Higher classification Physaleae
Scientific name Physalis
|Lower classifications Peruvian groundcherry, Chinese lantern, Tomatillo, Physalis angulata, Strawberry groundcherry|
14 jul 2015 physalis plant update and tasting
Physalis (/ˈfaɪsəlɪs/, sometimes /faɪˈseɪlɪs/, from physalis = bladder) is a genus of flowering plants in the nightshade family (Solanaceae), which grow in warm temperate and subtropical regions of the world. Most of the species, of which there may be 75-90, are indigenous to the New World. Cultivated species and weedy annuals have been introduced worldwide. A notable feature is the formation of a large papery husk derived from the calyx, which partly or fully encloses the fruit. The fruit is small and orange, similar in size, shape and structure to a small tomato.
- 14 jul 2015 physalis plant update and tasting
- How to grow physalis
- Cultivation and uses
- Formerly placed here
At least 46 species are endemic to the country of Mexico.
Many Physalis species are called groundcherries. One name for Physalis peruviana is Inca berry; another is Cape gooseberry, not to be confused with the true gooseberries, which are of the genus Ribes in the family Grossulariaceae. Other names used to refer to the fruit are poha berries, and simply golden berries.
How to grow physalis
Physalis are herbaceous plants growing to 0.4 to 3 m tall, similar to the common tomato, a plant of the same family, but usually with a stiffer, more upright stem. They can be either annual or perennial. Most require full sun and fairly warm to hot temperatures. Some species are sensitive to frost, but others, such as the Chinese lantern, P. alkekengi, tolerate severe cold when dormant in winter.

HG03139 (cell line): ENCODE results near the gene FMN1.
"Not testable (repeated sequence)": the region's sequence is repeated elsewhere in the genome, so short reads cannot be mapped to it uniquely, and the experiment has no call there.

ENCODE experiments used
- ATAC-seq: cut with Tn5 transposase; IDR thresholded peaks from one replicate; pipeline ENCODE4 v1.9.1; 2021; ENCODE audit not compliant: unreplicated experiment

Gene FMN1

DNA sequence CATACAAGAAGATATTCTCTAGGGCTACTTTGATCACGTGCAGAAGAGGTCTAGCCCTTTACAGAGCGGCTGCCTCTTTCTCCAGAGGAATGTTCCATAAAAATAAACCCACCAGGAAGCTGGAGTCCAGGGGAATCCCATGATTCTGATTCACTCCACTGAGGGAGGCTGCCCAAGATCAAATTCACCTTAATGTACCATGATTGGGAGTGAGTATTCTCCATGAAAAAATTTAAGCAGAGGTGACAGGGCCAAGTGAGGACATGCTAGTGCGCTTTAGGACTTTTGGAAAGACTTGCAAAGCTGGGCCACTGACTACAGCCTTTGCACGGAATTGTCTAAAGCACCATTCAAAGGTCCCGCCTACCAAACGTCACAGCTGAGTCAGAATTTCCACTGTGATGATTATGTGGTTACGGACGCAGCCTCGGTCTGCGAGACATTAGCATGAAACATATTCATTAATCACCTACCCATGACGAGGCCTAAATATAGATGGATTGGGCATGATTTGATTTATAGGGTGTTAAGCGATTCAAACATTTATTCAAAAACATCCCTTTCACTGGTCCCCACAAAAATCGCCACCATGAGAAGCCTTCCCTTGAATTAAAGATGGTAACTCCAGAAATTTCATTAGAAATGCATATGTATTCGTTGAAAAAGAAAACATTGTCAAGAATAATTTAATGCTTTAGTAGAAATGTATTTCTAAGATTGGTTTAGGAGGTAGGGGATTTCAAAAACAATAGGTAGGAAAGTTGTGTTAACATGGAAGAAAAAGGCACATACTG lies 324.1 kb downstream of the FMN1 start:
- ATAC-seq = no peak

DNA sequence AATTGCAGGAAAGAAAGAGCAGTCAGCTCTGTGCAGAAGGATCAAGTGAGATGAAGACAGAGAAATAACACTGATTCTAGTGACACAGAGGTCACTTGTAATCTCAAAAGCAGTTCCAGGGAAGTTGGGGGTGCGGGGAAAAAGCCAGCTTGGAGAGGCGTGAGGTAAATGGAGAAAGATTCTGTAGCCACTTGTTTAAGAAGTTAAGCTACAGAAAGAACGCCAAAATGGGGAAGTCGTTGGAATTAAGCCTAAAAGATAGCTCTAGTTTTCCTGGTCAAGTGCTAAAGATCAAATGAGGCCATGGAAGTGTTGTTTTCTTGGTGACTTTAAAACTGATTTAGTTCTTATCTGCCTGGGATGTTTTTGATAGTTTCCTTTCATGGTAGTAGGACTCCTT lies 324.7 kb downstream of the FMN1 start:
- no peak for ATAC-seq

Cultivation and uses
These plants grow in most soil types and do very well in poor soils and in pots. They require moisture until fruiting. Plants are susceptible to many of the common tomato diseases and pests, and other pests such as aphids, whiteflies, spider mites, and the false potato beetle (Leptinotarsa juncta) also attack them. Propagation is by seed. Some species are self-incompatible and require pollen from other plants to bear fruit.
Not all Physalis species bear edible fruit. Select species are cultivated for their edible fruit, however; the typical Physalis fruit is similar to a firm tomato in texture, and like strawberries or pineapple in flavor, with a mild acidity. Some species, such as the Cape gooseberry and tomatillo have been bred into many cultivars with varying flavors, from tart to sweet to savory. Physalis fruit are rich in cryptoxanthin.The fruit can be used like the tomato. Once extracted from its husk, it can be eaten raw and used in salads. Some varieties are added to desserts, used as flavoring, made into fruit preserves, or dried and used like raisins. They contain pectin and can be used in pie filling.
The Cape gooseberry is native to the Americas, but is common in many subtropical areas. Its use in South Africa near the Cape of Good Hope inspired its common name. Other species of commercial importance include the tomatillo (P. philadelphica). Some nations, such as Colombia, have a significant economic trade in Physalis fruit.
Some species are grown as ornamental plants. For example, the hardy Physalis alkekengi has edible small fruits but is most popular for its large, bright orange to red husks.
In Chinese medicine, Physalis species are used as to treat such conditions as abscesses, coughs, fevers, and sore throat. Smooth groundcherry (P. subglabrata) is classified as a hallucinogenic plant, and its cultivation for other than ornamental purposes is outlawed in the US state of Louisiana under State Act 159.
The extinct Dacian language has left few traces, but in De Materia Medica by Pedanius Dioscorides, a plant called Strychnos alikakabos (Στρύχνος άλικακάβος) is discussed, which was called kykolis (or cycolis) by the Dacians. Some have considered this plant to be Physalis alkekengi, but the name more likely refers to ashwagandha (Withania somnifera).
As of 2005, about 75 to 90 species were in the genus.